Dr. Shirley Thompson -Natural Resources Institute
204‑474‑7170  |  s_thompson@umanitoba.ca

Alternative Energies and Energy Efficiency

With increasing concerns about climate change, peak oil and rising energy costs, oil dependent communities should explore renewable energies and energy efficiency. This requires that we not only look at the supply side but also the demand side to reduce the need for energy by finding ways to use less. Since the early 1990’s there have been significant developments in various Renewable Energy Technologies (RETs) for commercial, industrial and residential sectors, which make them competitive with fossil fuels. RETs have advantages over non-renewables that include low energy-cost, oil independence and pollution free generation, but also have disadvantages, which include reduced reliability and high initial cost.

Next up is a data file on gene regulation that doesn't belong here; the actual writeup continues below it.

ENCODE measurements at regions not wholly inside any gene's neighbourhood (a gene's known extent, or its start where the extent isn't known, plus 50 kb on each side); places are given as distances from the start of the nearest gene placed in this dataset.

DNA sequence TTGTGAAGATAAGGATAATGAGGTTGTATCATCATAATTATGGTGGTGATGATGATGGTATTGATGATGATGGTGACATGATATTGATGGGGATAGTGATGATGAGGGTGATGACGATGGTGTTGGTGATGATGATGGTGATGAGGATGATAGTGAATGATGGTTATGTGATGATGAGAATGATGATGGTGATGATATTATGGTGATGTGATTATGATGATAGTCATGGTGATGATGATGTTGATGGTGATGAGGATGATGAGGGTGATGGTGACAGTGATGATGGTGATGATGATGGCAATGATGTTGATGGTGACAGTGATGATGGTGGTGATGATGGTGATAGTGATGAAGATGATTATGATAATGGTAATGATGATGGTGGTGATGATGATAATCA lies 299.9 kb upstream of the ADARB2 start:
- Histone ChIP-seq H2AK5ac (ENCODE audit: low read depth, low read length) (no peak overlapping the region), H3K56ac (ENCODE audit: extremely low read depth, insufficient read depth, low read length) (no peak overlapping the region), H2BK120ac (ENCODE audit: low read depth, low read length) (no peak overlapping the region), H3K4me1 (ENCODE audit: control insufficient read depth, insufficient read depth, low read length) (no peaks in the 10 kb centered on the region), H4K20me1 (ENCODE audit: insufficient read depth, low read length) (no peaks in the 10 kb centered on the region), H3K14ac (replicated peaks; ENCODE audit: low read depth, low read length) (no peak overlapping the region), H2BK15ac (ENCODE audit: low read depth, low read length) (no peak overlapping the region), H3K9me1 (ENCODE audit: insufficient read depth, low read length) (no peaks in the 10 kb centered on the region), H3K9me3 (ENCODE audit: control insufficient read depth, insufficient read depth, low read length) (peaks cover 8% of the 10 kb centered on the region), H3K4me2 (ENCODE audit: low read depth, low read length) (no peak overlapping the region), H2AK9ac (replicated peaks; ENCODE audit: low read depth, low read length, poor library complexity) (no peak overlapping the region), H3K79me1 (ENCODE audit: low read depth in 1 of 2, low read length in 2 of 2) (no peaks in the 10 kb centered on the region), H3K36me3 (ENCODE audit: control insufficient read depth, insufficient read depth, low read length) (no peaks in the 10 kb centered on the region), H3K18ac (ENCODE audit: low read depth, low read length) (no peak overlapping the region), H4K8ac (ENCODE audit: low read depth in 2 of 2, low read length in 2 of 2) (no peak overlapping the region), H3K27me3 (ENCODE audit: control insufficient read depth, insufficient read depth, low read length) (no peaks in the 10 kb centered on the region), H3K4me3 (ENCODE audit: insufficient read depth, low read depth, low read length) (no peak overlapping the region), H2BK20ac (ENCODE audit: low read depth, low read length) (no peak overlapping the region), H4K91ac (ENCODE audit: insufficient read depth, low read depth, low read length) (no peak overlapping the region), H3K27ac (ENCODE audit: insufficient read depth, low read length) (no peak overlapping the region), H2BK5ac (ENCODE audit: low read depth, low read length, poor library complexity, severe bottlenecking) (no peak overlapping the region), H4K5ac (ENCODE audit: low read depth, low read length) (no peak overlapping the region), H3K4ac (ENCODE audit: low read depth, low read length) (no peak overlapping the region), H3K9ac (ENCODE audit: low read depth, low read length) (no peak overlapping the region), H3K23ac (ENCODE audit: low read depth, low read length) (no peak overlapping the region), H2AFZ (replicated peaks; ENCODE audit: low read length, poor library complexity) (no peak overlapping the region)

Energy sources, such as wind and solar require back-up by a stable source, if there is no grid connection (due to their intermittent nature) to guarantee reliable power supply. A reserve capacity is necessary to act as a back up to overcome fluctuations and reliability issues with wind and solar intermittent sources that don’t generate energy when the wind is not blowing or the sun is not shining. Although RETs do not burn fossil fuels, they often require back-up systems that do. All renewable energies require that resource availability be compared to the loads to determine if the site-specific production meets the local need. RETs combined with energy storage systems provide a reliable energy supply, which is the highest priority in the design of an isolated power system. Natural energy flows vary and make the techno-economic performance of renewable energy conversion highly site specific. There are a host of renewable energies, including wind power, solar PV, biomass, etc, but are any feasible at your specific location?